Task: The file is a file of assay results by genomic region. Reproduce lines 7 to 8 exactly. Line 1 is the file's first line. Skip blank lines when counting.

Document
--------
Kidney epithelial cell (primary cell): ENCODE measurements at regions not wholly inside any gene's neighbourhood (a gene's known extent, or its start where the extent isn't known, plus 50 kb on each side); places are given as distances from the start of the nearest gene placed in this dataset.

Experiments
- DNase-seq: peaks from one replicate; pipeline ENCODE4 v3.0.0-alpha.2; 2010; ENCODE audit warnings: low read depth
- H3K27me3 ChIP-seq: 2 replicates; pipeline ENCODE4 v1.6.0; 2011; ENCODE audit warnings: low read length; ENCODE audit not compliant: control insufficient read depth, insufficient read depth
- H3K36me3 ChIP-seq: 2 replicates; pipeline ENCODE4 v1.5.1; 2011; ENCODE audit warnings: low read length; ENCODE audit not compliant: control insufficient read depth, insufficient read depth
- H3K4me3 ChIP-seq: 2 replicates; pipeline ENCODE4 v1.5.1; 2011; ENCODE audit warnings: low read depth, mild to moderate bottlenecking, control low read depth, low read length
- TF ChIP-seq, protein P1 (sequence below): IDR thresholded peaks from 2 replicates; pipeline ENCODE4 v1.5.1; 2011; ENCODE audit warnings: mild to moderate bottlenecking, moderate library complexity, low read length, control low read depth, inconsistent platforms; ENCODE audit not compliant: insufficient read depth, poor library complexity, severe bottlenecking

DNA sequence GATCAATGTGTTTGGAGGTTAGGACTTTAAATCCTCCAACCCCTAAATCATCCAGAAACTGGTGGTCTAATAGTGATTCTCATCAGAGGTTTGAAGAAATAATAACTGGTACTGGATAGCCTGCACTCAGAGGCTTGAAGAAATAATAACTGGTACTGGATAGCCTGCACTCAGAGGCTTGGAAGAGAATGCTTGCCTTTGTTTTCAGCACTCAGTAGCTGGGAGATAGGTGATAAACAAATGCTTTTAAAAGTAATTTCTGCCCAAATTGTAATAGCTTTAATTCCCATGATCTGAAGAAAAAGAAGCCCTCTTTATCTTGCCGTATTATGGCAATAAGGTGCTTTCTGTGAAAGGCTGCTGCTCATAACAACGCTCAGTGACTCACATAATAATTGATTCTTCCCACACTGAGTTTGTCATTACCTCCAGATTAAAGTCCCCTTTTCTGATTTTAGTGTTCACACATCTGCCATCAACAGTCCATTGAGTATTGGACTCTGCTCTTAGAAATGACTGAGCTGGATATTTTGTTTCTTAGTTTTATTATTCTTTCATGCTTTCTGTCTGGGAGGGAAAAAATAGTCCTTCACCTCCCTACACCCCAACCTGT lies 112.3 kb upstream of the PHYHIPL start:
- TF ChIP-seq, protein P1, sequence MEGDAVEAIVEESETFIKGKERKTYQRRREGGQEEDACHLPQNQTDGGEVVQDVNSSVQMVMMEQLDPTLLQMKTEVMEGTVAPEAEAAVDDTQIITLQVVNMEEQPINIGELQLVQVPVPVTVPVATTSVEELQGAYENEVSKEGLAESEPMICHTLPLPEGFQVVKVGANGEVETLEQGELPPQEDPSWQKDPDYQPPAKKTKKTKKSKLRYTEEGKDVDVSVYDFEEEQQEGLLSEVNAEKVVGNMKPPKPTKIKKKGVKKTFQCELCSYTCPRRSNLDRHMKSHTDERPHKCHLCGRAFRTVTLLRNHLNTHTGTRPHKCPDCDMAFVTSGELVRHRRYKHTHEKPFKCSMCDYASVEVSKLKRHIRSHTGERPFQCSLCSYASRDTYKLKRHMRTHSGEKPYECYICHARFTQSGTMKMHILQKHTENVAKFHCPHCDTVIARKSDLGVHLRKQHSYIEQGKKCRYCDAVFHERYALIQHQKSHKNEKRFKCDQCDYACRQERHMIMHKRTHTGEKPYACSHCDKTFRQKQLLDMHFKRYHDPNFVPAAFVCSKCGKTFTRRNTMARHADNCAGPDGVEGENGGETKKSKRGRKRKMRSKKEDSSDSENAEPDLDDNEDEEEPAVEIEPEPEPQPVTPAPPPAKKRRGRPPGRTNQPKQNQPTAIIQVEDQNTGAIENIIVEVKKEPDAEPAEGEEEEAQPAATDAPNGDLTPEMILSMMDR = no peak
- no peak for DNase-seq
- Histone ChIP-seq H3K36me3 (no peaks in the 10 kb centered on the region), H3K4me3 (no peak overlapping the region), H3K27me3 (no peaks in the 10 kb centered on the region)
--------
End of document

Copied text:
- TF ChIP-seq, protein P1 (sequence below): IDR thresholded peaks from 2 replicates; pipeline ENCODE4 v1.5.1; 2011; ENCODE audit warnings: mild to moderate bottlenecking, moderate library complexity, low read length, control low read depth, inconsistent platforms; ENCODE audit not compliant: insufficient read depth, poor library complexity, severe bottlenecking

DNA sequence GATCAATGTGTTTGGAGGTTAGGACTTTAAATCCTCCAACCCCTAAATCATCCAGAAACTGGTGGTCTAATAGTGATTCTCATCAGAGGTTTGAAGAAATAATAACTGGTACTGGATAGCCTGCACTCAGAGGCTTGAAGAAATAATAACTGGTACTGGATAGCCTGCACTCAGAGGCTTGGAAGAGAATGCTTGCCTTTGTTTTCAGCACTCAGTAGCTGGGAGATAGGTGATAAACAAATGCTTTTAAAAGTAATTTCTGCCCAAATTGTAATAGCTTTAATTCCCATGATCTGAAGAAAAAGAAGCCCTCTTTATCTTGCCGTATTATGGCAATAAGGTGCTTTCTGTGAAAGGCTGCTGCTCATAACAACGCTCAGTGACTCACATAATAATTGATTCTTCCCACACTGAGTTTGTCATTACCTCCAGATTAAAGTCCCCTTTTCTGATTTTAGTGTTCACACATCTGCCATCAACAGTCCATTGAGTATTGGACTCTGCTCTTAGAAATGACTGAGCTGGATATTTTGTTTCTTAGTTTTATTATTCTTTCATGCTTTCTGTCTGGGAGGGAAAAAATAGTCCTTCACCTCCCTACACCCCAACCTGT lies 112.3 kb upstream of the PHYHIPL start: